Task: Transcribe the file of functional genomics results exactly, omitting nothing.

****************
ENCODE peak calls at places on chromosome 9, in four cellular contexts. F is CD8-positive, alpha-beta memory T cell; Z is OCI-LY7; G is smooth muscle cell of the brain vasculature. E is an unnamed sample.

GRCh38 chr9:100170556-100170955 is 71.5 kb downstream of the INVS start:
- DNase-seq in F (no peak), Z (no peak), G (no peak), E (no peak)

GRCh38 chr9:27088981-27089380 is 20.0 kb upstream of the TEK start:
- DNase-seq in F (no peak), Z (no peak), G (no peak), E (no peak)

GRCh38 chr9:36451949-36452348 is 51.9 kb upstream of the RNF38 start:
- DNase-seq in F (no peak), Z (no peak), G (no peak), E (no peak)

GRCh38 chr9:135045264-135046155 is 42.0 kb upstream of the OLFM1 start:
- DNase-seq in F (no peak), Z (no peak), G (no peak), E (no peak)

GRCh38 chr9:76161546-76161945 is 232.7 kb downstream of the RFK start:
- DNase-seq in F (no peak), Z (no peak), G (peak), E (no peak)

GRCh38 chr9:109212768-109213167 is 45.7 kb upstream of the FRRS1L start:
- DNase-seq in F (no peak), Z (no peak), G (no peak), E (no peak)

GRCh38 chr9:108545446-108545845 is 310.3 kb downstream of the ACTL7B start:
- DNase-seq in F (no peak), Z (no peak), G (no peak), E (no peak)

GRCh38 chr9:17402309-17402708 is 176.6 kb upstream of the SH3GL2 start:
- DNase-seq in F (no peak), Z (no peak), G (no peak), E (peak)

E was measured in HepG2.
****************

ENCODE peak calls at places on chromosome 9, in four cellular contexts. F is CD8-positive, alpha-beta memory T cell; Z is OCI-LY7; G is smooth muscle cell of the brain vasculature. E is an unnamed sample.

GRCh38 chr9:100170556-100170955 is 71.5 kb downstream of the INVS start:
- DNase-seq in F (no peak), Z (no peak), G (no peak), E (no peak)

GRCh38 chr9:27088981-27089380 is 20.0 kb upstream of the TEK start:
- DNase-seq in F (no peak), Z (no peak), G (no peak), E (no peak)

GRCh38 chr9:36451949-36452348 is 51.9 kb upstream of the RNF38 start:
- DNase-seq in F (no peak), Z (no peak), G (no peak), E (no peak)

GRCh38 chr9:135045264-135046155 is 42.0 kb upstream of the OLFM1 start:
- DNase-seq in F (no peak), Z (no peak), G (no peak), E (no peak)

GRCh38 chr9:76161546-76161945 is 232.7 kb downstream of the RFK start:
- DNase-seq in F (no peak), Z (no peak), G (peak), E (no peak)

GRCh38 chr9:109212768-109213167 is 45.7 kb upstream of the FRRS1L start:
- DNase-seq in F (no peak), Z (no peak), G (no peak), E (no peak)

GRCh38 chr9:108545446-108545845 is 310.3 kb downstream of the ACTL7B start:
- DNase-seq in F (no peak), Z (no peak), G (no peak), E (no peak)

GRCh38 chr9:17402309-17402708 is 176.6 kb upstream of the SH3GL2 start:
- DNase-seq in F (no peak), Z (no peak), G (no peak), E (peak)

E was measured in HepG2.